What’s to be done about plastic particles found in water bottles?
Dive Brief: According to a report from Orb Media, a nonprofit digital journalism organization based in Washington, D.C., 93% of 259 bottles of branded water it tested contained microscopic pieces of plastic.
The average across all brands was 325 microplastic particles per liter.
The study found a wide range of microscopic plastic particle levels across brands — and even varying levels within brands — which makes it hard to gauge the severity of these findings.
The report noted that most ingested microparticles, depending on size, could pass through the intestines and not cause problems, but that some could possibly migrate to the lymphatic system.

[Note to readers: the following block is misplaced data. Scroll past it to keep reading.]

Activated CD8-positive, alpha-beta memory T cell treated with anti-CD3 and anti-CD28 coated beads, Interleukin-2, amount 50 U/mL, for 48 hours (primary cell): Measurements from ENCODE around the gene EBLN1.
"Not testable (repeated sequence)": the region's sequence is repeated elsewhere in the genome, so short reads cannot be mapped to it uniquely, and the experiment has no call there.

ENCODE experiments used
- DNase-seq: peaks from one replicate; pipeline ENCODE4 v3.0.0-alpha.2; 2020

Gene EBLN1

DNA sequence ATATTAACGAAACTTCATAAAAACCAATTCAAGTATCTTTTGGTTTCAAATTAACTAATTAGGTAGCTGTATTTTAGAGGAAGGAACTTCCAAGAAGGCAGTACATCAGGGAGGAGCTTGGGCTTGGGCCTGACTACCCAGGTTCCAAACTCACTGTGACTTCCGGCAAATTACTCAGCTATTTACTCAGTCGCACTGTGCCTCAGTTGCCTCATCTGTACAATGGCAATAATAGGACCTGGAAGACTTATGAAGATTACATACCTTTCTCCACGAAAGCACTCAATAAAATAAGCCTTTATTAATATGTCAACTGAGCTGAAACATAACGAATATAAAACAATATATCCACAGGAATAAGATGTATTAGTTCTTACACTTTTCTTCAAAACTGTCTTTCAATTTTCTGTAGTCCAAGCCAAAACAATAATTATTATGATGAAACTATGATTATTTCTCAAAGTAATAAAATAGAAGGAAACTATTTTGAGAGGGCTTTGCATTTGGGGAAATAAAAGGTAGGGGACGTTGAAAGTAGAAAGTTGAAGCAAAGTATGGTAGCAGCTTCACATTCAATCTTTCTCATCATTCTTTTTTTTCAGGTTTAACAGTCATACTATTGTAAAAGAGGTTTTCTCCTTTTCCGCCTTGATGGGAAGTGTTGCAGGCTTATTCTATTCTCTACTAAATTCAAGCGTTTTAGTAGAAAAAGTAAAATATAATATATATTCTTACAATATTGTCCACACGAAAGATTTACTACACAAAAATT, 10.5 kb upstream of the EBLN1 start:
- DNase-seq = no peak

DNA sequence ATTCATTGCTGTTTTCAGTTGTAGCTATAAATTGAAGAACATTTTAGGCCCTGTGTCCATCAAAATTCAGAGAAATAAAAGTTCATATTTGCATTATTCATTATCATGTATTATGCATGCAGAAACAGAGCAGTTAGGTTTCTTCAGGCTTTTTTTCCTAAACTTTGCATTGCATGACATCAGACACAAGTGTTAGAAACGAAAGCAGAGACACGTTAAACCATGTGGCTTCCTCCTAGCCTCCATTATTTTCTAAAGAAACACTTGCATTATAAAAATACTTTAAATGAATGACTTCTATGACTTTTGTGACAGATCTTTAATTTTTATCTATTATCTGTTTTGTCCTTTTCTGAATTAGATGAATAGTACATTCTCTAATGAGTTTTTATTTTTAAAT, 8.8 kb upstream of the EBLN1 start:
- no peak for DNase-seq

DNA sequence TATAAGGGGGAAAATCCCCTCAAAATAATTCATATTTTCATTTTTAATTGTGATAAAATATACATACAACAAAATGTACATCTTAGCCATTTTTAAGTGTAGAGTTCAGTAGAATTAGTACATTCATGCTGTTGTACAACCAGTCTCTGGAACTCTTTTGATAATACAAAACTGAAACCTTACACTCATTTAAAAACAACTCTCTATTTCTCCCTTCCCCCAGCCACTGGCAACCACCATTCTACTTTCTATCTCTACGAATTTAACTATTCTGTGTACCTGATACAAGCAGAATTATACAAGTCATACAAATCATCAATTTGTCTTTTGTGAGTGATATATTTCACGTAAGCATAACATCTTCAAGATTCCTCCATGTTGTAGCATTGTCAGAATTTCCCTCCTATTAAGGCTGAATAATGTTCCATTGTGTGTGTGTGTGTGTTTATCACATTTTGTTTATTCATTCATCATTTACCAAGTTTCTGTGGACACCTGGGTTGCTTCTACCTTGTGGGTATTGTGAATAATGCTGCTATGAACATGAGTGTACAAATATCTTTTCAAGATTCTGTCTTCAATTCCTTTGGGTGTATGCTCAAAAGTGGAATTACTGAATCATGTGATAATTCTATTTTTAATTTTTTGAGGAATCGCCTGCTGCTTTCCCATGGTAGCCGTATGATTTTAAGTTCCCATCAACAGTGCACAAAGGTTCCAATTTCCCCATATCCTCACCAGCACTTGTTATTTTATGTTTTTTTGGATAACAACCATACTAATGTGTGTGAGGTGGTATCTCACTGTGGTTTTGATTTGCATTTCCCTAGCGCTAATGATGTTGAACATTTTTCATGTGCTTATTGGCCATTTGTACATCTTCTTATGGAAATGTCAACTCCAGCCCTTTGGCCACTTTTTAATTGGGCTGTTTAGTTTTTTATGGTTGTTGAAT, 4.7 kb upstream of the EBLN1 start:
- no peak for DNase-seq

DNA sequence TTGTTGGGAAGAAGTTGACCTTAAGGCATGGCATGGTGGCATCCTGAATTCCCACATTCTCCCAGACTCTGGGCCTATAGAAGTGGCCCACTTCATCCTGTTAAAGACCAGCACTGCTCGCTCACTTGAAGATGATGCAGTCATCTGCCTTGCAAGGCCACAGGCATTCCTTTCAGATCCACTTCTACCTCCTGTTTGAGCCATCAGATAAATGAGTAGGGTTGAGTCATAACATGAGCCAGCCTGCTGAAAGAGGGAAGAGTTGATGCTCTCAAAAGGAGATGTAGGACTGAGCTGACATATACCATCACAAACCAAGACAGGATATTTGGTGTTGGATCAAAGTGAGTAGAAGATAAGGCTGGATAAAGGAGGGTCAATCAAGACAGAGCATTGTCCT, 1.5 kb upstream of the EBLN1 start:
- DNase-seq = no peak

It added that little research has been done in this area and that some scientists view that factor as cause for concern.
These findings may not be a surprise to the waste industry, however.
Marine waste — and plastics especially — have been a hot topic for years, and the industry is well-aware of how much plastic winds up in waterways on a regular basis.
Plastics in water do break down overtime, creating the microplastic particles that Nestle and Coca-Cola said are common in the environment.
Canada’s environment minister, for example, recently declared she wants to build on a "zero-plastics-waste" charter, and British Prime Minister Theresa May wants her country to cut out all "avoidable" plastic waste in the next 25 years.
And it’s not just governments.